The shape of me

This past weekend, I participated in a photo shoot arranged by a friend. She had a long time close friend who is an amateur photographer with a specific and openly stated attraction to larger women. It was an opportunity for us to do something fun for ourselves, and an opportunity for him to practice his passion for photography with two pretty delightful (if I do say so myself) subjects.

It’s not my first time in front of a fancypants camera and lighting rig. It’s not even my second or third time. This is a thing I’ve done before with friends in the past. The exhibitionist in me absolutely loves it – being exposed and captured (photographically) gets my blood flowing. I also generally like to see the aftermath – the images I’ve seen from past shoots have helped me learn to appreciate the ways that I can be sexy, and help me grow my confidence.

So far, I’ve only seen a couple of the images from this past weekend – some previews he’s sent over. It took me a few minutes of staring before I realized why these seemed so different from the others.

Because of the photographer’s appreciation for my body type, the images he has captured (that I’ve seen so far) almost celebrate the parts of me that are usually obscured or out of focus in other images I’ve taken or have had taken before.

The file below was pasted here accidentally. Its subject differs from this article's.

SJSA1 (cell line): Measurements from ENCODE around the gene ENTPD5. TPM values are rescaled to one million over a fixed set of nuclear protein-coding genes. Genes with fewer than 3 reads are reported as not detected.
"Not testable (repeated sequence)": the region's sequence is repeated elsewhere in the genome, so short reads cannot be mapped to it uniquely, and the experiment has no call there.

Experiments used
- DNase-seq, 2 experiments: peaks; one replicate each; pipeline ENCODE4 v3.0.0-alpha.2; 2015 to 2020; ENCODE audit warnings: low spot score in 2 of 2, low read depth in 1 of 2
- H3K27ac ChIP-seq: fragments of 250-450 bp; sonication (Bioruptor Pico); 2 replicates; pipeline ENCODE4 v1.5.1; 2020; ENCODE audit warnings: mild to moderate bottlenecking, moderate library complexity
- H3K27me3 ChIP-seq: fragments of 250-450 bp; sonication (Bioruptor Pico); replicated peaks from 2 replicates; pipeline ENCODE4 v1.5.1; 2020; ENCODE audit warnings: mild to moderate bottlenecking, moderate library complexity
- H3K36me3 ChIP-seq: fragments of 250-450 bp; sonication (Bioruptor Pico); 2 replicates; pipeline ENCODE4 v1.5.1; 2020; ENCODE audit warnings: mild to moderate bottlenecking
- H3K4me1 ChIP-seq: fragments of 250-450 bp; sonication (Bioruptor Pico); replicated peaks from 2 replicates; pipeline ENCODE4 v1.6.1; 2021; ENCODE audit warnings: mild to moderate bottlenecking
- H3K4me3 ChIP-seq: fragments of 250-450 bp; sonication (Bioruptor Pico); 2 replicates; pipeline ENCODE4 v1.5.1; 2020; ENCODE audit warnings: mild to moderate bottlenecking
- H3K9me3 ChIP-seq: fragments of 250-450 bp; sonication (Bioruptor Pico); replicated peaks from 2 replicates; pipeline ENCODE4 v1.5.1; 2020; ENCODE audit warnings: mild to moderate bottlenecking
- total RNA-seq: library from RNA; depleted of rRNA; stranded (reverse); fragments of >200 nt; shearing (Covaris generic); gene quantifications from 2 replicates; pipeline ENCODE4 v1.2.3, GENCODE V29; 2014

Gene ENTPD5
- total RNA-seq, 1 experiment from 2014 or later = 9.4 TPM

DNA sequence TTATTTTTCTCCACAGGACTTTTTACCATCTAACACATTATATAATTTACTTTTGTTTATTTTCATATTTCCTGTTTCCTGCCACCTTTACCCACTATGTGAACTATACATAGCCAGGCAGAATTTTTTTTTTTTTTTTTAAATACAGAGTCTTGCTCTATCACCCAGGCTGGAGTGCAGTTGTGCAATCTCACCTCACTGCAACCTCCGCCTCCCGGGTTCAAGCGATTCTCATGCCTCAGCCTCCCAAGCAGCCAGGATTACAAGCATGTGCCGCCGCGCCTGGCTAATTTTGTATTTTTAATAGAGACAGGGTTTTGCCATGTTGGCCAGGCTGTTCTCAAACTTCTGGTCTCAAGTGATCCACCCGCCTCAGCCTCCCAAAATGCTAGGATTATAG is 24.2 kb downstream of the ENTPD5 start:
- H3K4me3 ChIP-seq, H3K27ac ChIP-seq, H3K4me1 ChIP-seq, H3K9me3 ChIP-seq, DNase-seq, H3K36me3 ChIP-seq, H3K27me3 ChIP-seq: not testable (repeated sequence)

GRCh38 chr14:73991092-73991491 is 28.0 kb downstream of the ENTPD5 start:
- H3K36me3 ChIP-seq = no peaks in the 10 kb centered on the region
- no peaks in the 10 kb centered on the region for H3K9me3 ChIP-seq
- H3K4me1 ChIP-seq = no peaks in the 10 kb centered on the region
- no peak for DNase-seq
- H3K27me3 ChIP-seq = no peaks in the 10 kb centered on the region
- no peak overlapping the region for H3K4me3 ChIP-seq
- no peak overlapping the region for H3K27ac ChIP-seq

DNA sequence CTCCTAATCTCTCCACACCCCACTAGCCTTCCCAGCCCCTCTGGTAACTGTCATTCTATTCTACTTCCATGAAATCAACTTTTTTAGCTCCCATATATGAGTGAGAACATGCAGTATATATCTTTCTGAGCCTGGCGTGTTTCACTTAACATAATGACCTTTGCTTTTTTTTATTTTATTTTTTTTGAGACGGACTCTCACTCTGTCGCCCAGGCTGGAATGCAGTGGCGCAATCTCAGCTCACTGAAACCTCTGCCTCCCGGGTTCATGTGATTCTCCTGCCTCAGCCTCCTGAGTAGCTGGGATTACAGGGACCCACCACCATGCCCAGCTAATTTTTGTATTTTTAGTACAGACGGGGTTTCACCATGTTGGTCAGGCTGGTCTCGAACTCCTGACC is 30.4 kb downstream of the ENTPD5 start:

It took several hours to process what I was seeing when I first looked at the previews. The way I appear is not how I imagined I looked when I was posing. It was mildly uncomfortable – like when you see a flipped picture of yourself, and that freckle is on the wrong side.

But one of the most important lessons I’ve learned is that if you’re feeling uncomfortable about something, it’s worth investigating further. So, I kept staring at it. I’d go take a meeting and then come back and stare at it some more.

Over the course of a few hours, I started to see the shapes differently, a least, in one of the images. I’m still coming to terms with another one that puts my belly on display front and center, almost as if it’s the focal point of the capture.

It was interesting to me – the way I can see myself the way the photographer saw me. All the bits of me that I try to avoid confronting, he was clearly celebrating. That’s why I think it took such a long time to process what I’m looking at.

Because, I am accustomed to seeing and appreciating an image of myself. I’m accustomed to looking at a picture and thinking, “Oh, I don’t look as bad as I thought I did,” or “Oh, I’m not as fat as I thought I was,” and feeling my confidence grow from it.

What’s new about this one is that I’m thinking “Oh, I look even more round than I thought I did….

…but it still looks beautiful.”

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